It thunderstormed like crazy on Friday night. Sarah is deathly afraid of lightning and couldn’t sleep, so we went down to the basement and turned on the TV. I fell asleep on the floor, with her snuggled up against me, squeezing my arm a little tighter at every clap of thunder. The next morning, we found that the basement had flooded around us while we were sleeping. Every step we took, water squished between our toes. It was such a bloody mess that we had to buy a wet/dry vac, a dehumidifier and two electric fans—and it still took three days before the carpet dried. It still smells like an armpit down there.

Then our toilet overflowed the next morning. I won’t go into details here, but I will say that we were still wearing flip-flops in there to avoid the invisible tiny shards of broken glass from the mirror a few weeks back. The clean-up process was a nightmare.

So let’s see, since Sarah got pregnant, we’ve got the broken mirror, the ladder in Vegas, an army of stray black cats wandering around our back alley, and now we can add overflowing toilets and acts of God and to the list. All that’s left for us to do is step on a few cracks while swallowing our gum on Friday the 13th. It’s a good thing we don’t believe in superstitions.

I decided to go online to see what’s out there regarding Expectant Father Anxiety. I found a web site that discussed the worst fears of expectant fathers to see how I’m holding up.

Fear: My wife will turn into a crazy woman.
Reality: A couple of meltdowns here and there, but so far, so good.

Fear: My wife will get fat and unattractive.
Reality: Sarah views this as a nine-month free ride, food-wise—but she currently looks better than ever.

Fear: She won’t lose her pregnancy weight after the pregnancy.
Reality: Sarah’s weight has always fluctuated more than NASDAQ, and I haven’t sold my stock yet. I’m not worried.

Fear: We will never have any money again.
Reality: This is a legitimate worry. The average household spends almost $10,000 in the first year of their baby. We’ve got two mortgages and three credit cards and we have never really paid attention to how much we are spending.

Fear: I’ll never be able to have sex with my wife after watching the delivery.
Reality: I can’t imagine what level of carnage, short of a seven-pound maggot writhing out of Sarah’s uterus, could possibly make this happen.

Fear: We won’t have a healthy baby.
Reality: I wouldn’t be human if I didn’t think about this. But 97 out of every 100 couples have healthy babies. Then again, someone’s got to be those three.

Fear: I’ll faint during the delivery.
Reality: It’s entirely plausible; I can’t even give blood without getting woozy. I even feel a little sick after typing that maggot line.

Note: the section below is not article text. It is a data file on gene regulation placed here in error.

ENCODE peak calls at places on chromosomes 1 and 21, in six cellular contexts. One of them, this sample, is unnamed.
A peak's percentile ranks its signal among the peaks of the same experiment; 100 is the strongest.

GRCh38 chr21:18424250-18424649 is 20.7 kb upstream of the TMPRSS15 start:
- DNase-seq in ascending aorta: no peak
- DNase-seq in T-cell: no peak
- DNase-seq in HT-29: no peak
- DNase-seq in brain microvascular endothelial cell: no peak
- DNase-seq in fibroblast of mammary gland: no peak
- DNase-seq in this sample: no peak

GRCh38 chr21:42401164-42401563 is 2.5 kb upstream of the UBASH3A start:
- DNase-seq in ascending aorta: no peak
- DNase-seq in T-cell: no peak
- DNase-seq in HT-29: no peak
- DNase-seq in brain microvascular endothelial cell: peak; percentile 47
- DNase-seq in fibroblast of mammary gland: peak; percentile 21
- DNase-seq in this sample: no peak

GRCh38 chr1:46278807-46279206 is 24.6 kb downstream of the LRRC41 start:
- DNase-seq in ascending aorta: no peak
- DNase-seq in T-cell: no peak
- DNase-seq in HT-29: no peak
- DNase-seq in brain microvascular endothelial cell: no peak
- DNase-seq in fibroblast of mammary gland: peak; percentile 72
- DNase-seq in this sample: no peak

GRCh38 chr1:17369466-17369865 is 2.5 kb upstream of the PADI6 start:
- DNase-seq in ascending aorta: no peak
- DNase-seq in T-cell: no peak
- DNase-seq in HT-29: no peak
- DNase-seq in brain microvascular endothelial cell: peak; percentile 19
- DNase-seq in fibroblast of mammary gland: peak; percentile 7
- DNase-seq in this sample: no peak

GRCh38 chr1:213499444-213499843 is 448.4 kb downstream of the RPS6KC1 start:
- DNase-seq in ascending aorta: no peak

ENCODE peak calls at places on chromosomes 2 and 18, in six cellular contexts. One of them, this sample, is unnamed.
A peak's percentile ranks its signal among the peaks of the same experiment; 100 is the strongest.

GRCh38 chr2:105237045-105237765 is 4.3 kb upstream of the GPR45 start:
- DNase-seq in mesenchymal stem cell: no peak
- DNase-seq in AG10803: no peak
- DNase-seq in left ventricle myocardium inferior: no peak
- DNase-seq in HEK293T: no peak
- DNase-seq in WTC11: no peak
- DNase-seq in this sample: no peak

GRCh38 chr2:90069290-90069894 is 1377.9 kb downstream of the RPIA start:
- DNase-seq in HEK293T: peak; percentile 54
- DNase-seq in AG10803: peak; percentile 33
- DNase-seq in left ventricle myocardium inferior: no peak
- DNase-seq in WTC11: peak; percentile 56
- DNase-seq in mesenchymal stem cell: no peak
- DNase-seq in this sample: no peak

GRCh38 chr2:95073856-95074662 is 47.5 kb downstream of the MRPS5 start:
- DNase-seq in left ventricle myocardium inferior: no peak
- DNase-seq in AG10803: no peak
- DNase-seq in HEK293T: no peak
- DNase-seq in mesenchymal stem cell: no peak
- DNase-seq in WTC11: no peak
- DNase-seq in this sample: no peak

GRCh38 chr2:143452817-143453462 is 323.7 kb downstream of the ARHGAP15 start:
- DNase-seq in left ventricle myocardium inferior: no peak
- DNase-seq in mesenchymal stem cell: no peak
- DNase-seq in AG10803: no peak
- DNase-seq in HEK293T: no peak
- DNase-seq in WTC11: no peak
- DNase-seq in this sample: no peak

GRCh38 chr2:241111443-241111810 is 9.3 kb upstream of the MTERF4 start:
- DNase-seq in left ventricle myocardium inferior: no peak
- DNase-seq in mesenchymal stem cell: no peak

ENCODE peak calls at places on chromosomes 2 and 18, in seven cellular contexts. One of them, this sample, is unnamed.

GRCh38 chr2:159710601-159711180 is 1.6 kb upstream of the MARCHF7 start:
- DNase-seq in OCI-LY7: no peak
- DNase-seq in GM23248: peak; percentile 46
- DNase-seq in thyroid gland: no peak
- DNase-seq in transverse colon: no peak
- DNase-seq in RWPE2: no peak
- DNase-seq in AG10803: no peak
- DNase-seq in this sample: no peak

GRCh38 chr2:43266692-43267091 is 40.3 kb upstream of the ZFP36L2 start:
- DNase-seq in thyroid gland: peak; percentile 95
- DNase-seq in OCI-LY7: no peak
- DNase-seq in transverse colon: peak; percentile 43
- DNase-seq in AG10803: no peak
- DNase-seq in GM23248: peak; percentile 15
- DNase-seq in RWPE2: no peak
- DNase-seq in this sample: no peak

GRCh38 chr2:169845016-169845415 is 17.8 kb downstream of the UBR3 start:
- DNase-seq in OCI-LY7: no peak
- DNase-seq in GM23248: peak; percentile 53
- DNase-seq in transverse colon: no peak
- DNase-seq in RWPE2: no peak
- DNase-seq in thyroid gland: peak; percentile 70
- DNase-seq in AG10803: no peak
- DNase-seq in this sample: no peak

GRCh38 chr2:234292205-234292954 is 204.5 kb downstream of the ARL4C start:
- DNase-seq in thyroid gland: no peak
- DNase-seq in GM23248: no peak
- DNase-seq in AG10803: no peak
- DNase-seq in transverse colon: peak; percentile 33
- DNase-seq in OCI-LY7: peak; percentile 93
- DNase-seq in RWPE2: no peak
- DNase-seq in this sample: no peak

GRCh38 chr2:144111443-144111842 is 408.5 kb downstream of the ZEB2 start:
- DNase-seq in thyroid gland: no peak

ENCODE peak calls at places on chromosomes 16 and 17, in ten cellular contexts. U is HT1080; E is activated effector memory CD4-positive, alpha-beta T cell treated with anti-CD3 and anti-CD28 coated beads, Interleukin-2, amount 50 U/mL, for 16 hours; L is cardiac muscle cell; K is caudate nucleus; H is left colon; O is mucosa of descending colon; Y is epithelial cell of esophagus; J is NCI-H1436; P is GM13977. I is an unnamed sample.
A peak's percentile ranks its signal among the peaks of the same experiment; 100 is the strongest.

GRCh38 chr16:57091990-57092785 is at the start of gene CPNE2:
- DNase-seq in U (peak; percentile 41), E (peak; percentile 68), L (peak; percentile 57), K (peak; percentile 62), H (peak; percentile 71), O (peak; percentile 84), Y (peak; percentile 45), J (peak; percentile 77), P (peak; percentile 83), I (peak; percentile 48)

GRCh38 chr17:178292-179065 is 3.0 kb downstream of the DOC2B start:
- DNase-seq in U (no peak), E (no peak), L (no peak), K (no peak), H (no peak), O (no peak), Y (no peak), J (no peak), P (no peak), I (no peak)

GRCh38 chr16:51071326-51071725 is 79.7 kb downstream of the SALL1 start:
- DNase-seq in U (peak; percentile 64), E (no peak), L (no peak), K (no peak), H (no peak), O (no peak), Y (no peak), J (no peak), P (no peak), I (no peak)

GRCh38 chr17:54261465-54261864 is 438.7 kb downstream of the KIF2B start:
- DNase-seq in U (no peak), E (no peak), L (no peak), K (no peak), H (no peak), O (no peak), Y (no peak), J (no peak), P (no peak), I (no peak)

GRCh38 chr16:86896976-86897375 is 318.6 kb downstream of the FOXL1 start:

Fear: I’m not ready to be a dad.
Reality: This one hits close to home. I’m still just a kid: young, dumb, and impatient. But when I look at all the other fathers out there who are younger, dumber, and more impatient, I’m pretty sure I’ll do OK.

Babu is now about the size of a Star Wars action figure and its heart rate is equal to that of a cocaine addict (120-160 beats per minute). And I’m slightly alarmed to read that it has started to develop a fine, downy covering of body hair called lanugo. Lanugo. Sounds like the name of a Hispanic boys’ band.

Thanks to brain impulses, Babu is now frowning and grimacing nonstop; its liver is secreting all kinds of bile and, furthermore, the kid is discharging more urine than ever into Sarah’s amniotic fluid. So this fetus, as far as I can tell, is hairy, grumpy, and incontinent. Spend any amount time in an assisted living home, and you’ll realize that life really does come full circle.

With this weirdo mutant thing nesting inside her, my wife sometimes feels entitled to take advantage of the situation. I don’t mind the manual labor, but Sarah has begun using her pregnancy to get me do things that she should be doing for herself. The other day, I was sitting on the couch, uploading music onto my laptop, when she hollered across the room, “Honey, can you hand me four Wheat Thins?”

I looked over. She was sitting at the dining room table, reading, and the open box of Wheat Thins was on the table, no more than two feet from her. I was at least ten feet away.

“Who, me?”

“Yeah, you.”

“You want four Wheat Thins.”


In any other set of circumstances I would’ve responded with something along the lines of, “Are your arms broken?” But I must have stared at her for too long, because she glanced up from her book, and the look on her face was chilling. My blood stopped pumping through my veins and coagulated on the spot. I got her the Wheat Thins.

And you better believe I handed her four.

Not five.

Not three.


Then I got the hell out of there.